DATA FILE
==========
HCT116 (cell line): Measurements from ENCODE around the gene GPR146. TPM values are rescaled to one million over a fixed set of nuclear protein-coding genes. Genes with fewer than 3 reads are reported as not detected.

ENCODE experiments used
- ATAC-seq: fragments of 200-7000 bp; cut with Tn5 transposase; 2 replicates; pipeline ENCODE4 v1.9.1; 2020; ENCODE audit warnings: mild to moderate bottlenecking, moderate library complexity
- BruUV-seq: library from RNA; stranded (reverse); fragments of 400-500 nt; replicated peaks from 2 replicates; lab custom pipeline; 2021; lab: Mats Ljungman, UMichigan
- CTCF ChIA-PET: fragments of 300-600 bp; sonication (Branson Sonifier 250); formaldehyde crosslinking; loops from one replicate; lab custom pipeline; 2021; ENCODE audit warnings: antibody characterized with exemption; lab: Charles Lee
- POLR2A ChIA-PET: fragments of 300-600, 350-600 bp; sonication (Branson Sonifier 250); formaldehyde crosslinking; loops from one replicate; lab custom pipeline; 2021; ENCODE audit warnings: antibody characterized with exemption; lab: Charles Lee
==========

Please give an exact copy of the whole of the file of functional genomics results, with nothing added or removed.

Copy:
HCT116 (cell line): Measurements from ENCODE around the gene GPR146. TPM values are rescaled to one million over a fixed set of nuclear protein-coding genes. Genes with fewer than 3 reads are reported as not detected.

ENCODE experiments used
- ATAC-seq: fragments of 200-7000 bp; cut with Tn5 transposase; 2 replicates; pipeline ENCODE4 v1.9.1; 2020; ENCODE audit warnings: mild to moderate bottlenecking, moderate library complexity
- BruUV-seq: library from RNA; stranded (reverse); fragments of 400-500 nt; replicated peaks from 2 replicates; lab custom pipeline; 2021; lab: Mats Ljungman, UMichigan
- CTCF ChIA-PET: fragments of 300-600 bp; sonication (Branson Sonifier 250); formaldehyde crosslinking; loops from one replicate; lab custom pipeline; 2021; ENCODE audit warnings: antibody characterized with exemption; lab: Charles Lee
- POLR2A ChIA-PET: fragments of 300-600, 350-600 bp; sonication (Branson Sonifier 250); formaldehyde crosslinking; loops from one replicate; lab custom pipeline; 2021; ENCODE audit warnings: antibody characterized with exemption; lab: Charles Lee